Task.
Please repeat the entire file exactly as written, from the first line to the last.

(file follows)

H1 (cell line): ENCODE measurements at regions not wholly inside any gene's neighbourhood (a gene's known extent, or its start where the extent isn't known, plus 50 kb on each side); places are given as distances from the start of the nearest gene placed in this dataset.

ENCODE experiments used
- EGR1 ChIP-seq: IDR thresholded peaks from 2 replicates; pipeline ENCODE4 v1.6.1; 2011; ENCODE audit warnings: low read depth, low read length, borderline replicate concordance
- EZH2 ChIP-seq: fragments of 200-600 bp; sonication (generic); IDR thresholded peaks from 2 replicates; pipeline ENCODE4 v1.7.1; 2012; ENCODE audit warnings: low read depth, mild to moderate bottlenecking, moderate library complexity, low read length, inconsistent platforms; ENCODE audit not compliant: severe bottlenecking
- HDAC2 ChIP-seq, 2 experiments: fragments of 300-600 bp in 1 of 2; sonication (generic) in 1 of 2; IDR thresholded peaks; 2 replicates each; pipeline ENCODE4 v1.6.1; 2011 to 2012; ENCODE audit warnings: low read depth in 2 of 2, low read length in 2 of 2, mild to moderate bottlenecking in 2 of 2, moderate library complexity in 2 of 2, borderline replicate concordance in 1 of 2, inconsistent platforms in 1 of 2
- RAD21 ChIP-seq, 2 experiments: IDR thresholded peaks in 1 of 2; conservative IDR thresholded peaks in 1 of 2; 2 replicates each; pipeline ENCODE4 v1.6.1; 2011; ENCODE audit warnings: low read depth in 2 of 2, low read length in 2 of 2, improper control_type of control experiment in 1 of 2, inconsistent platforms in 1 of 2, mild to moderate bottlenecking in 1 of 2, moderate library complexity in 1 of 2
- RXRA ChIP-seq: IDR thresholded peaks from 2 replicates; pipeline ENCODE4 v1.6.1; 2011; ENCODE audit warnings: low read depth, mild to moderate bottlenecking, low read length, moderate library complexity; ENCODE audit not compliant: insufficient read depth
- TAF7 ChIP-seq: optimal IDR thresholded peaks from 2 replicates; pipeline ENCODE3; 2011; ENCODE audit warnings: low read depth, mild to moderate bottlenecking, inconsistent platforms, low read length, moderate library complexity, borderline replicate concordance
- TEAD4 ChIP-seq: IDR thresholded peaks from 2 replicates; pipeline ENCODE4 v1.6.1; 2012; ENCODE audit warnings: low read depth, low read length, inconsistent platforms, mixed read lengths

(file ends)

H1 (cell line): ENCODE measurements at regions not wholly inside any gene's neighbourhood (a gene's known extent, or its start where the extent isn't known, plus 50 kb on each side); places are given as distances from the start of the nearest gene placed in this dataset.

ENCODE experiments used
- EGR1 ChIP-seq: IDR thresholded peaks from 2 replicates; pipeline ENCODE4 v1.6.1; 2011; ENCODE audit warnings: low read depth, low read length, borderline replicate concordance
- EZH2 ChIP-seq: fragments of 200-600 bp; sonication (generic); IDR thresholded peaks from 2 replicates; pipeline ENCODE4 v1.7.1; 2012; ENCODE audit warnings: low read depth, mild to moderate bottlenecking, moderate library complexity, low read length, inconsistent platforms; ENCODE audit not compliant: severe bottlenecking
- HDAC2 ChIP-seq, 2 experiments: fragments of 300-600 bp in 1 of 2; sonication (generic) in 1 of 2; IDR thresholded peaks; 2 replicates each; pipeline ENCODE4 v1.6.1; 2011 to 2012; ENCODE audit warnings: low read depth in 2 of 2, low read length in 2 of 2, mild to moderate bottlenecking in 2 of 2, moderate library complexity in 2 of 2, borderline replicate concordance in 1 of 2, inconsistent platforms in 1 of 2
- RAD21 ChIP-seq, 2 experiments: IDR thresholded peaks in 1 of 2; conservative IDR thresholded peaks in 1 of 2; 2 replicates each; pipeline ENCODE4 v1.6.1; 2011; ENCODE audit warnings: low read depth in 2 of 2, low read length in 2 of 2, improper control_type of control experiment in 1 of 2, inconsistent platforms in 1 of 2, mild to moderate bottlenecking in 1 of 2, moderate library complexity in 1 of 2
- RXRA ChIP-seq: IDR thresholded peaks from 2 replicates; pipeline ENCODE4 v1.6.1; 2011; ENCODE audit warnings: low read depth, mild to moderate bottlenecking, low read length, moderate library complexity; ENCODE audit not compliant: insufficient read depth
- TAF7 ChIP-seq: optimal IDR thresholded peaks from 2 replicates; pipeline ENCODE3; 2011; ENCODE audit warnings: low read depth, mild to moderate bottlenecking, inconsistent platforms, low read length, moderate library complexity, borderline replicate concordance
- TEAD4 ChIP-seq: IDR thresholded peaks from 2 replicates; pipeline ENCODE4 v1.6.1; 2012; ENCODE audit warnings: low read depth, low read length, inconsistent platforms, mixed read lengths